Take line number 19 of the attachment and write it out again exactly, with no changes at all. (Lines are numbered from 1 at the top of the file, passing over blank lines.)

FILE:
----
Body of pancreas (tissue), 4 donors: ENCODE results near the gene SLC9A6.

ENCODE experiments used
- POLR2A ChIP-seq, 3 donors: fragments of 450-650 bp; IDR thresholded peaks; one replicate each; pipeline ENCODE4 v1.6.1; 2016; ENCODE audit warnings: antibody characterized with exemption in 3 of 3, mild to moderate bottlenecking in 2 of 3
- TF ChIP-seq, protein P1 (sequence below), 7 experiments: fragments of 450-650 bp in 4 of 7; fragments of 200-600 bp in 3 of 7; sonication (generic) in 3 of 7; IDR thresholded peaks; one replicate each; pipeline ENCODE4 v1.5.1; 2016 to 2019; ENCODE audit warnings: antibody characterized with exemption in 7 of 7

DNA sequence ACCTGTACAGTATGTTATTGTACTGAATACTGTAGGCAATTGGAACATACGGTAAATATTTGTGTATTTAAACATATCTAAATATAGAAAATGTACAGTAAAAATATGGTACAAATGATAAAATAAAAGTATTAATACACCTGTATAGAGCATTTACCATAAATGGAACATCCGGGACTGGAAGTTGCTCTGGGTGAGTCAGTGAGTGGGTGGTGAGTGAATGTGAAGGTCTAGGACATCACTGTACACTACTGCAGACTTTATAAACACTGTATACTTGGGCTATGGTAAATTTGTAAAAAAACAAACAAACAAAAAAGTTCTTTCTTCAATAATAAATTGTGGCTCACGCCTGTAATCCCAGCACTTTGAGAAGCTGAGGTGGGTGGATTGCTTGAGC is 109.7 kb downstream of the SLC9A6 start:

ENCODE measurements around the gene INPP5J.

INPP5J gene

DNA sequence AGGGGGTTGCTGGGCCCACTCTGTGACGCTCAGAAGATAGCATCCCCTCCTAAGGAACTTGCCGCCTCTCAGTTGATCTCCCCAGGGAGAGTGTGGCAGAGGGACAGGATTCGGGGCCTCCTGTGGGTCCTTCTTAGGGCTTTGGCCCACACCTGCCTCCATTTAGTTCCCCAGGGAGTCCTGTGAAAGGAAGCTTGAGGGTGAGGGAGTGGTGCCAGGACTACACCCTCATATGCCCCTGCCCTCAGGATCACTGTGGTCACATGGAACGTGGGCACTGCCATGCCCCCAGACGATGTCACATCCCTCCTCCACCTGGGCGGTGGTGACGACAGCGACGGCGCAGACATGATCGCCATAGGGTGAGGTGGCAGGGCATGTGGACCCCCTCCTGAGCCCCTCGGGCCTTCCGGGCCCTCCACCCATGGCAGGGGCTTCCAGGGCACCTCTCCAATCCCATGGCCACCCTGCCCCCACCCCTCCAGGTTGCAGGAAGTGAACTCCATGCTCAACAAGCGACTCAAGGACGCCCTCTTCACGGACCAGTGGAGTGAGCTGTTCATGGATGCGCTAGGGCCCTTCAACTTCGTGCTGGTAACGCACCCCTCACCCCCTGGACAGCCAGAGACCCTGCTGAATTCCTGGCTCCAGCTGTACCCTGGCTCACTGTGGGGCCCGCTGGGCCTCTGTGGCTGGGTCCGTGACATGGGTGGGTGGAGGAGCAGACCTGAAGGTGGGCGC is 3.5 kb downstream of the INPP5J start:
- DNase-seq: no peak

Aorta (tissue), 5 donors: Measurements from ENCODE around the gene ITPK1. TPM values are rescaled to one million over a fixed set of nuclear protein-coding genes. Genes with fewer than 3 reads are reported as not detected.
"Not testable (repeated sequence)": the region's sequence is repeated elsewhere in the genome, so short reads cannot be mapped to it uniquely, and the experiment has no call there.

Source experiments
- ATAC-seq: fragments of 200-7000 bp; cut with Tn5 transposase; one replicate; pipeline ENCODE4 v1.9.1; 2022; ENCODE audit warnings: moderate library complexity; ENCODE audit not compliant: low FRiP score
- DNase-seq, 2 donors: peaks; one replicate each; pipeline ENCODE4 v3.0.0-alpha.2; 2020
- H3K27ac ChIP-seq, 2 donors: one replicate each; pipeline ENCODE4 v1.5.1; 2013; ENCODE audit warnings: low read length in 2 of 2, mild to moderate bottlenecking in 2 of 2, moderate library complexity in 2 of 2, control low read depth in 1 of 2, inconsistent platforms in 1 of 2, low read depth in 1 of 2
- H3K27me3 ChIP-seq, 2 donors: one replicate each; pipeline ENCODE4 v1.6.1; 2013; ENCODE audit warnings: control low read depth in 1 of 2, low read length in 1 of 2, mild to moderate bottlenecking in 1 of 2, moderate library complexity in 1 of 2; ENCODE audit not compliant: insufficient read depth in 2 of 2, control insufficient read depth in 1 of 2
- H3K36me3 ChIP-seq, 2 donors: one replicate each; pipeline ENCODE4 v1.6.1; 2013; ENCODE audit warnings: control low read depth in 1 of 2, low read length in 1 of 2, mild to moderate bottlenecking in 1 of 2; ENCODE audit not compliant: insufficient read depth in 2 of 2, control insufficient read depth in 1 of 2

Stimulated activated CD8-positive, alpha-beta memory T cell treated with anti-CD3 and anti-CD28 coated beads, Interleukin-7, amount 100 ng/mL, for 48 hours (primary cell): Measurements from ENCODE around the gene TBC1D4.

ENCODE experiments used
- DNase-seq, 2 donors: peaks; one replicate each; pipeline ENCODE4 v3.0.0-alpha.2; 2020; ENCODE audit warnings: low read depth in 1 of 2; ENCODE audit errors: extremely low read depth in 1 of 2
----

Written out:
ENCODE experiments used